Transmission of the Lamp

19. Kumorata

Kayashata pointed out the following to Kumorata, “Long ago the World-honoured One prophesied that, a thousand years after His entry into nirvana, a great scholar would appear in Tokhara who would pass on the Marvellous Transmission. Your meeting me at the present time fulfills this most propitiously.” As a result of hearing this, Kumorata awakened his ability to see his former lives.

Kumorata (S. Kumorata, ‘The Youthful One’) was from a Brahman family in Tokhara. In the far past he had been a deva in the sixth heaven in the realm of desire; whilst there he saw a Bodhisattva’s necklace of precious stones and suddenly felt a craving for it. Having thus lapsed, he was reborn in Trayastrimsha, the second heaven in the realm of desire; there he heard Indra of the Kushikas expounding The Scripture of Great Wisdom and became persuaded of its Truth; as a result of this, he ascended to Brahma’s heaven in the realm of form. Because of his great intelligence he skillfully expounded the essentials of Buddhism and all in that heaven so respected him that they made him their teacher. When the time came for the Ancestral rank to be passed on he descended to Tokhara.

Kayashata, whilst on a preaching tour, arrived at Tokhara where he noticed that one of the Brahman’s lodgings had a distinctive air about it. Kayashata was about to enter that house when Kumorata asked him whose follower he was. Kayashata replied, “I am a disciple of the Buddha.” When Kumorata heard the Buddha’s name he grew extremely frightened and immediately slammed the door shut. Kayashata knocked at the door for some time before Kumorata answered, “No one home!” Kayashata asked, “Who then is this that replies ‘No one!’?” When Kumorata heard these words he knew that Kayashata was no ordinary person, so he quickly opened the door and invited him in. As related above, Kayashata told him of the Buddha’s ancient prophecy and he realized his ability to know his previous lives.

What is happening here needs to be handled carefully. Even though you may have a clear grasp of what the words teach or may comprehend that birth and death, coming and going, comprise the true human body, if you do not understand that your TRUE ORIGINAL NATURE is void of substance, luminous, unimaginable and unbeclouded, you do not know what IT is that the Buddhas have realized. Therefore, were you to see the light that streams from a Bodhisattva, you would be startled; were you to see the countenance of some Buddha, you would be attracted to it. Why is this? Because you would still not have rid yourself of the three poisons of greed, anger and delusion.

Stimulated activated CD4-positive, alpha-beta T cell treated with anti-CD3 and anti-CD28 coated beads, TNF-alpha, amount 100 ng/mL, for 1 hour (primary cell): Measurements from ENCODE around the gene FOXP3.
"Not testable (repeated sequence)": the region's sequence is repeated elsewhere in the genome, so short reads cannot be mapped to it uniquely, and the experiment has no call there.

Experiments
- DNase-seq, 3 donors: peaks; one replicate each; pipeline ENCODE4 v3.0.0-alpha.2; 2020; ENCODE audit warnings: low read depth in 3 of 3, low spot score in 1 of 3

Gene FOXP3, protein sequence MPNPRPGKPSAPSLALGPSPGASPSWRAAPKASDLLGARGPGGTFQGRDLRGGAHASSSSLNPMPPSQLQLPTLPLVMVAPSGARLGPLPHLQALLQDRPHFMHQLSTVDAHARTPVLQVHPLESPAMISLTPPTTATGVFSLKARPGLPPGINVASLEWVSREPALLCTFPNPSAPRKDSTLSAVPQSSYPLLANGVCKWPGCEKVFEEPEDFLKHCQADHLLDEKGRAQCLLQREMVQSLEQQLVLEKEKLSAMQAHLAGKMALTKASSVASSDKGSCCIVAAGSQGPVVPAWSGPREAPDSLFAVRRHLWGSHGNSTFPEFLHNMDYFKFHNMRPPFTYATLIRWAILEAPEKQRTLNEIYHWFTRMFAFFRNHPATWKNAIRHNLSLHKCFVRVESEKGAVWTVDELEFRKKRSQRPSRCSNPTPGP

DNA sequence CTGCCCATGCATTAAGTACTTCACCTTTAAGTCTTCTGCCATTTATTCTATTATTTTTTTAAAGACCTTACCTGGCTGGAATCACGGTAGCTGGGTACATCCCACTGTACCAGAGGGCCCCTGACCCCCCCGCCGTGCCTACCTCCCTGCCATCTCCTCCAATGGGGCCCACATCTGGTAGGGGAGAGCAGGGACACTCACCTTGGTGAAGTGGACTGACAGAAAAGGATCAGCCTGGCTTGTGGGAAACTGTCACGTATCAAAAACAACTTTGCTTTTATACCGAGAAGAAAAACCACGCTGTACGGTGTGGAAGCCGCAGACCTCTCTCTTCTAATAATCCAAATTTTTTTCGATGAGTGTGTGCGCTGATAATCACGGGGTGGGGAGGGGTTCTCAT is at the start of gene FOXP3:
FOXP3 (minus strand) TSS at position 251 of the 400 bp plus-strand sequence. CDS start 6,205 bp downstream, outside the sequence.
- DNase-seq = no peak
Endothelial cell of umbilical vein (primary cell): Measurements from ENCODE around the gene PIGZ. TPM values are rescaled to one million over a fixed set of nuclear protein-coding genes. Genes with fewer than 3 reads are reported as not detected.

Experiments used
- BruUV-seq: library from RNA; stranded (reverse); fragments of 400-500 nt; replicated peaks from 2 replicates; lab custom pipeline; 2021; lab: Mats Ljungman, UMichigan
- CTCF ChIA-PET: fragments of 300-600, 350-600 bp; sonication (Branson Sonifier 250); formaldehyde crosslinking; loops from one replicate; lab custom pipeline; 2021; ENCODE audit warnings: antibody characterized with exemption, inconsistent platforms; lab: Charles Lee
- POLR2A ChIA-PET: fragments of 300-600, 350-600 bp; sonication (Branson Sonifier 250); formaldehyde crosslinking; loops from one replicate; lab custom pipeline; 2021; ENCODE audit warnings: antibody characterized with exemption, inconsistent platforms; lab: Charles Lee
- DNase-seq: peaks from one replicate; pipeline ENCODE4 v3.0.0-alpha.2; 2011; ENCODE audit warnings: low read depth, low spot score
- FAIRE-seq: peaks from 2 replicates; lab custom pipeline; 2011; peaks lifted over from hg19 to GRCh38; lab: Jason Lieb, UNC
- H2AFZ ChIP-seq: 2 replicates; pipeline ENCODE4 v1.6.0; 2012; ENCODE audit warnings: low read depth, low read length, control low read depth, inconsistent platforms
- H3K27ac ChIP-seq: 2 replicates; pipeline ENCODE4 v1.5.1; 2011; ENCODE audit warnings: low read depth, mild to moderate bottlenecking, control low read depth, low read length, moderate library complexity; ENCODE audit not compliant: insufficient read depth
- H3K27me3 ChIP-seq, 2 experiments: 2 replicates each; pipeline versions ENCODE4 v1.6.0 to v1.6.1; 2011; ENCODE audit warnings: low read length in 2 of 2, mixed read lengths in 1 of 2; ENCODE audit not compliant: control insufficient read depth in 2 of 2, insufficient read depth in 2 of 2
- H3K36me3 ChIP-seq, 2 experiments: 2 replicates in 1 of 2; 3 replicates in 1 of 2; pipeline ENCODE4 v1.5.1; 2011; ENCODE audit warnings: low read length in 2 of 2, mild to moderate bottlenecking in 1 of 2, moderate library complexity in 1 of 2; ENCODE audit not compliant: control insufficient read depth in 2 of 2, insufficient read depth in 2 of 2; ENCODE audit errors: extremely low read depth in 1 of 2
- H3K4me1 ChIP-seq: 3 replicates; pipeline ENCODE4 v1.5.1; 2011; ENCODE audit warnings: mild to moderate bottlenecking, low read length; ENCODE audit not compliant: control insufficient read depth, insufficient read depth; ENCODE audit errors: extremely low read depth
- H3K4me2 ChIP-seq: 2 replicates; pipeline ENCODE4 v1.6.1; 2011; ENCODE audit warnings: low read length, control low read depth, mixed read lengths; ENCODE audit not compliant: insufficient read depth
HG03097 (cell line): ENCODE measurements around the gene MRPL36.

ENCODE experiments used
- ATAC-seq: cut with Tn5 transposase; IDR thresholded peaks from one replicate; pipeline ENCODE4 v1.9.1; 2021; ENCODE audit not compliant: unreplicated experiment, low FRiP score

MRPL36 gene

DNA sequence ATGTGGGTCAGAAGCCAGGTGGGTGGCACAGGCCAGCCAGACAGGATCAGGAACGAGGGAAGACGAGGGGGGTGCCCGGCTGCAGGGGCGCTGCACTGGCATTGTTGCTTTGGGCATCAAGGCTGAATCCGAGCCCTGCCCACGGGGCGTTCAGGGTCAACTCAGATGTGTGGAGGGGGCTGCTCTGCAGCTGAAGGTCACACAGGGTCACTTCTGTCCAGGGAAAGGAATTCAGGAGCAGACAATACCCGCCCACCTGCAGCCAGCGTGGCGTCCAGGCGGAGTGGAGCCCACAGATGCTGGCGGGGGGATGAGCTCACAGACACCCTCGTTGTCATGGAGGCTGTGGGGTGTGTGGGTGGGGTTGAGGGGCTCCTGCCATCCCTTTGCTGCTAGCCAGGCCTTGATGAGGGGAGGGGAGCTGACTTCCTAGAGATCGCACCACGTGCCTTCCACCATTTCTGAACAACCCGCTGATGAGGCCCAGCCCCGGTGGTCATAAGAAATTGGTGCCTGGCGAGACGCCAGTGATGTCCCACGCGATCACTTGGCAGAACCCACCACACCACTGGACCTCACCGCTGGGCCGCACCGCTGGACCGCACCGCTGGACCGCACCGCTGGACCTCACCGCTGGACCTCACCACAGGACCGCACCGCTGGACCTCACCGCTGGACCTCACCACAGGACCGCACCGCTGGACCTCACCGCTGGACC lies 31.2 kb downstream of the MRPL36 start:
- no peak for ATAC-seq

Now when we look at the account of Kumorata’s previous lives, we see that he regressed and descended to the Trayastrimsha heaven because of a covetous attraction; moreover, according to the story of his former life, having been stirred by the preaching of the Dharma by Lord Indra, he ascended to Brahma’s heaven and later was reborn in Tokhara. His accumulation of merit and his piling up of virtues was not without fruit; having been aroused by Kayashata, he had awakened to his ability to see his former lives.

‘The ability to see one’s former lives’ is conventionally understood as meaning to know the past and the future, but of what use would that be? If you become aware that your original and unchanging TRUE NATURE is neither enlightened, unenlightened or a delusion, then the hundreds of thousands of gateways to the Teaching, along with their immeasurably profound meanings, are all seen to be welling-up in the mind. Both the stumbling of sentient beings and the realization of enlightenment by the Buddhas lie within your own breast; in no way are they the elements of sense objects nor are they ‘mental phenomena’. When you arrive at this state, what is to be taken as past, what as present? What pertains to the Buddhas, what to sentient beings? Not a single object blocks the eye, not a single speck of dust comes in touch with the hand; there are just the qualities of being, void of substance and luminous, simply being unclouded, free of everything and boundless. The Tathagata who realized enlightenment in the distant past is in fact the sentient being who, by nature, does not swerve. Even when someone awakens to the TRUTH in this way, nothing is added; likewise, whilst someone has not yet realized the TRUTH, he lacks nothing.

To touch upon the awareness that it has been like this since time began is what is meant by ‘awakening to one’s ability to see former lives’. If you have not reached this state, you will be needlessly disturbed by a nature that is a mixture of delusion and enlightenment; so caught up will you be in past and future that you will not know what your TRUE NATURE is and will not see clearly that your TRUE ORIGINAL NATURE does not err. If you are thus, you will be wont to play at being a Buddha in an attempt to attain the supraworldly or play at being a Bodhisattva in an attempt to take unjust possession of His ‘coming far off from the West’. The original impulse to renounce the world and the original intention to ‘come from the West’ were simply for the sake of these deluded actions and not for any other purpose. By all means take heed of the above account and know that the actions of Kayashata and Kumorata were spiritually alive and bright-mindedly frank. To know THAT which has radiance from the first is called ‘the ability to see one’s past lives’.

Do you want to hear my humble words today? I trust that they will convey the underlying principle.

Clinging to a body from a past life,
made ever so remote by the passage of time,
We suddenly meet face to face with the ONE from ancient days.

(from The DENKOROKU: The Record of the Transmission of the Light by Zen Master Keizan Jokin. Translated by Reverend Hubert Nearman, Shasta Abbey Press, 2001.)